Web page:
Can a physician’s age affect whether his or her patient dies? Does physician age impact patient outcomes? Researchers wanted to find out, and what they discovered was surprising.
Researchers in England examined a group of elderly U.S. patients on Medicare who had serious illnesses, required hospital admission and who were being cared for by a hospitalist. They found that the mortality rate rose to 12 percent for those patients who were cared for by physicians aged 60 and up. The mortality rate was a little over 11.3 percent for those aged 50-59, just over 11 percent for those in their 40s and 10.8 percent for those doctors under age 40.
Why is Physician Age a Factor?
With age comes more professional experience, and generally that means better outcomes or results, right? Not for many aging doctors, the study found. Many older doctors were found to have decreasing knowledge of clinical knowledge and less adherence to guidelines. Lead researcher Dr. Anupam Jena also noted that there was a concern that as doctors advanced beyond their residency years, they would become out of touch with the latest technologies and treatments. However, Jena and his team noted that there is no clear-cut connection that being treated by an older doctor actually increases a patient’s risk of death. The team also found that the mortality rate did not rise among older physicians who saw high volumes of patients. The reason? The high volume might help keep doctors on top of treatment advances and technologies.
How to Stay Up-to-Date
Keeping up with the latest medical advancements and clinical research can seem impossible. In residency, physicians are surrounded by opportunities to learn more and ask questions. But once you enter into a practice, it can seem like those opportunities quickly disappear.
“It is estimated that the doubling time of medical knowledge in 1950 was 50 years; in 1980, 7 years; and in 2010, 3.5 years. In 2020 it is projected to be 0.2 years—just 73 days. Students who began medical school in the autumn of 2010 will experience approximately three doublings in knowledge by the time they complete the minimum length of training (7 years) needed to practice medicine. Students who graduate in 2020 will experience four doublings in knowledge. What was learned in the first 3 years of medical school will be just 6 percent of what is known at the end of the decade from 2010 to 2020. Knowledge is expanding faster than our ability to assimilate and apply it effectively; and this is as true in education and patient care as it is in research,” wrote Dr. Peter Densen in a paper in the Transactions of the American Clinical and Climatological Association.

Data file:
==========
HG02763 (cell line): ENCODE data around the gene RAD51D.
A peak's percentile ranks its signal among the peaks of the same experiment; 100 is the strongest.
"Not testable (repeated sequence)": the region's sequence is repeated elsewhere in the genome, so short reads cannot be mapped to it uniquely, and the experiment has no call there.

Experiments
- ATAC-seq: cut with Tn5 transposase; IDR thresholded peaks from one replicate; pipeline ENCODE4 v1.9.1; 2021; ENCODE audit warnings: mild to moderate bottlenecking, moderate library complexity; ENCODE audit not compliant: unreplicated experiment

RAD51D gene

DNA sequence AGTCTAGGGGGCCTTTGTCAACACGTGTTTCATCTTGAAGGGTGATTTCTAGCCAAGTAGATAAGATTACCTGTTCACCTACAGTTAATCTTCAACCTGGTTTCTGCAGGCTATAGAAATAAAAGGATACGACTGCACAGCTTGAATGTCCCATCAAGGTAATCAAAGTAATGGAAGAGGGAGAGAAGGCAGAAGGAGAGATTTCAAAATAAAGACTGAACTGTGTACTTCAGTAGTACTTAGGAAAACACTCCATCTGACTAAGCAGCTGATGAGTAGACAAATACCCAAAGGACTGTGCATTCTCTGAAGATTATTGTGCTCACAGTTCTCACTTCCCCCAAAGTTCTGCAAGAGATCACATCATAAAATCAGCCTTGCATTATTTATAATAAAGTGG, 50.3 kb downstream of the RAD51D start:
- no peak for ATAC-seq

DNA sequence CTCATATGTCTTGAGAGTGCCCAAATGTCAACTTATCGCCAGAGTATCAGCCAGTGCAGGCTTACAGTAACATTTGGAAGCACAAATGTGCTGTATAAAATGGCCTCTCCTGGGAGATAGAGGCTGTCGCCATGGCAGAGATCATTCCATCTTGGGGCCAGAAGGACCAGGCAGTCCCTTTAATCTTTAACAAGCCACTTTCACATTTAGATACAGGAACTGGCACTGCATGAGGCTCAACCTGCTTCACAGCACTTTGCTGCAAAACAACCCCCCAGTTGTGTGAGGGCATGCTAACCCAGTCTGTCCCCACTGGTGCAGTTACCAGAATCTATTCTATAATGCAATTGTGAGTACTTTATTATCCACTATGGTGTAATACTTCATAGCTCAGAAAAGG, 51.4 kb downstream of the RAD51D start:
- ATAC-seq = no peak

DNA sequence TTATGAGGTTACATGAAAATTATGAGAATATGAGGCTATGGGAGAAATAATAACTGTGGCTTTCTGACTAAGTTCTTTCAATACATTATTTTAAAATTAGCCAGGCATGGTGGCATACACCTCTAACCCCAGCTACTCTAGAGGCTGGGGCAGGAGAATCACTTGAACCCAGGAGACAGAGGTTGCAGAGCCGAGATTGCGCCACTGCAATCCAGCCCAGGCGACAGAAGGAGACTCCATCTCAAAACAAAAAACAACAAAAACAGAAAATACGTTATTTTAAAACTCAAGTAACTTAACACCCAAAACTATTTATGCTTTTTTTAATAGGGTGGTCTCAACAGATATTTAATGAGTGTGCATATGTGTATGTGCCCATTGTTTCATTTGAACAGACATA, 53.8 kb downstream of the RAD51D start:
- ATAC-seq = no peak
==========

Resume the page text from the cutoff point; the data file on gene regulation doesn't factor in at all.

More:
So, as a busy physician, what can you do to make sure you’re up-to-date on the latest medical knowledge?
Dr. Elisabeth Poorman recommends these ways to stay current:
Keep asking questions. Poorman discusses her practice’s reliance on swabs to diagnose the flu: “...I noticed a discrepancy between my clinical diagnosis of flu and the swab, which was often negative. With this as a spur, I found that rapid diagnostic tests have a specificity of 90%, sensitivity as low as 42% in clinical practice. Therefore, these tests can be used to rule out, but not rule in, the diagnosis of influenza. I am now much more likely to diagnose flu and to use swabs mostly when I am concerned about institutional outbreaks.”
Work in a challenging environment. While it can be tempting to stick with familiar treatments and diagnoses once you leave residency, Poorman recommends stepping outside your comfort zone. Look to your colleagues to see if they’re doing something differently that challenges your own assumptions about how medicine should be practiced.
Let others find resources for you. The idea of endlessly scrolling or leafing through journals and articles after a busy day or on a break is probably not your idea of relaxing. She recommends subscribing to a few key publications or journals and blogs. That way, you get a daily digest of information sent straight to your inbox and you can read it at your leisure.
What are some ways you stay up-to-date as a physician? Share them in the comments below.